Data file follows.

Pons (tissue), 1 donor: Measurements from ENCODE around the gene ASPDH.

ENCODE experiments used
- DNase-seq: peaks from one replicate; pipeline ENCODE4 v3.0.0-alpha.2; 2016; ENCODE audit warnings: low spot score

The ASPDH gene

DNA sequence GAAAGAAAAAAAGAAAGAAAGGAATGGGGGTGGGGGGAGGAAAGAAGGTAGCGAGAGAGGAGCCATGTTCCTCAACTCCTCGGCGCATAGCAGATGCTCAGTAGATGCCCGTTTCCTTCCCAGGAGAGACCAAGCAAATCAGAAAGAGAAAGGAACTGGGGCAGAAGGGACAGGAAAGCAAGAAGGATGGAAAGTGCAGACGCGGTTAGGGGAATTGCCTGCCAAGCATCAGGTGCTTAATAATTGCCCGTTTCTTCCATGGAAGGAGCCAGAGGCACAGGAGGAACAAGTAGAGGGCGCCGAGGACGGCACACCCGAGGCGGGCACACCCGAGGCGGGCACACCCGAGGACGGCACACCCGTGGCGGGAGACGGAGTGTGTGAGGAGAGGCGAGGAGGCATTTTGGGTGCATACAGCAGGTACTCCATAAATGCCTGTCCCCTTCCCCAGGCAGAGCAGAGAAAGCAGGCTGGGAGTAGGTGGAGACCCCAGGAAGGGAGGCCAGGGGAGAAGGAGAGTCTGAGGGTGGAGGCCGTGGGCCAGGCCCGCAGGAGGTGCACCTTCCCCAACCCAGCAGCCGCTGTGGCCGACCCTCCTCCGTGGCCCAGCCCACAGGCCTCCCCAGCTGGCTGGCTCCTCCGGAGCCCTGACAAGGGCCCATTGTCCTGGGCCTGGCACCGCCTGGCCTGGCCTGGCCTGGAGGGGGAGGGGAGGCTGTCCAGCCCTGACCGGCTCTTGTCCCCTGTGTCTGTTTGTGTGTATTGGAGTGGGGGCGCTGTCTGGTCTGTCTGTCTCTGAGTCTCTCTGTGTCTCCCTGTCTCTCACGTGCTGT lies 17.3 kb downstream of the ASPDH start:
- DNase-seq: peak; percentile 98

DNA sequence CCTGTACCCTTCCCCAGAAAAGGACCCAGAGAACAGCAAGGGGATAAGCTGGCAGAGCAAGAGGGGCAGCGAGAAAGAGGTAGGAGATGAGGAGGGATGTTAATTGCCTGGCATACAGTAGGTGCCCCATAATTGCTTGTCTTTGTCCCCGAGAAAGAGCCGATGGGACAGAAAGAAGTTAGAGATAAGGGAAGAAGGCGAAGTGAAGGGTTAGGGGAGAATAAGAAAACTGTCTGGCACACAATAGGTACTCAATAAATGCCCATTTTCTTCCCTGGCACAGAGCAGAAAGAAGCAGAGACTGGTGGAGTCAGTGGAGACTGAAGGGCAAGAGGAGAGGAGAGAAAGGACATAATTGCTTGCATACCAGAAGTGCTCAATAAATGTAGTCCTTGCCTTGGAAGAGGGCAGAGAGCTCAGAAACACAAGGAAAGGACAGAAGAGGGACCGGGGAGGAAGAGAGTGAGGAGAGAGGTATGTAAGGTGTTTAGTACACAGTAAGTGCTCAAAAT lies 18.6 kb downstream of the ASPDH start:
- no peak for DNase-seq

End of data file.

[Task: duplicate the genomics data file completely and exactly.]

Pons (tissue), 1 donor: Measurements from ENCODE around the gene ASPDH.

ENCODE experiments used
- DNase-seq: peaks from one replicate; pipeline ENCODE4 v3.0.0-alpha.2; 2016; ENCODE audit warnings: low spot score

The ASPDH gene

DNA sequence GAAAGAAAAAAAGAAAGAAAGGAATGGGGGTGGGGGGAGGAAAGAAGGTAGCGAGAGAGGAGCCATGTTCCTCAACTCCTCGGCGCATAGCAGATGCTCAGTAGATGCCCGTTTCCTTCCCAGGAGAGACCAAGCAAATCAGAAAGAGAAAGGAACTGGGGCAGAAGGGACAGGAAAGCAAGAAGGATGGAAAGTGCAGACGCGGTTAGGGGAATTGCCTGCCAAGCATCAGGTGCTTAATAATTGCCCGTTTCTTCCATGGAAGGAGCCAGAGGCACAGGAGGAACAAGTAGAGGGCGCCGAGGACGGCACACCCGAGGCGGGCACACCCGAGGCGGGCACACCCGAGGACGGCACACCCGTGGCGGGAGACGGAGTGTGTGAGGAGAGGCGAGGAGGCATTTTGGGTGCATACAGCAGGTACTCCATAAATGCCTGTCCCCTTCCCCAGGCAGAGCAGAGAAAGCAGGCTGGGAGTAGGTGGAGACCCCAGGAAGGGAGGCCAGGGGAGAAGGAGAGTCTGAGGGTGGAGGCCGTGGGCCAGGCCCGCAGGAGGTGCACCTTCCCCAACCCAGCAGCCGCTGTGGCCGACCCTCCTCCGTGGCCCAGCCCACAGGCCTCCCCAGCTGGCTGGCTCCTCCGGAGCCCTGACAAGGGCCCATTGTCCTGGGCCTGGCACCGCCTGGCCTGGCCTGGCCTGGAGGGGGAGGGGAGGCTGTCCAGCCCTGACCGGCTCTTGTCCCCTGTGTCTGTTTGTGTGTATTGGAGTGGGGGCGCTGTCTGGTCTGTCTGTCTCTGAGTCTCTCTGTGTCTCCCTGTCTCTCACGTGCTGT lies 17.3 kb downstream of the ASPDH start:
- DNase-seq: peak; percentile 98

DNA sequence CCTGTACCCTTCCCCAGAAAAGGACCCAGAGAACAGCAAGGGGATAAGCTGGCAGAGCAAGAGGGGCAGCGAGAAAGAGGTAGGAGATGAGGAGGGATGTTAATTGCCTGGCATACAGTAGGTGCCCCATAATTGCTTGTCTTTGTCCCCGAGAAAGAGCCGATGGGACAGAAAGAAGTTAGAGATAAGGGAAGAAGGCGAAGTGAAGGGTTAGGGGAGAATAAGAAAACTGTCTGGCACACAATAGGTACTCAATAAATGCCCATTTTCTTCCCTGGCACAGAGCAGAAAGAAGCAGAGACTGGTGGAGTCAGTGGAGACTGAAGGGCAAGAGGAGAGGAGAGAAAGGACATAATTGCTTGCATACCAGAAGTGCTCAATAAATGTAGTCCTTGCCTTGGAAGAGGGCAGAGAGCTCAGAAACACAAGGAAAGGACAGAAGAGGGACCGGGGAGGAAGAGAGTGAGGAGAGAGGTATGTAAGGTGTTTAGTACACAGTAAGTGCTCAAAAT lies 18.6 kb downstream of the ASPDH start:
- no peak for DNase-seq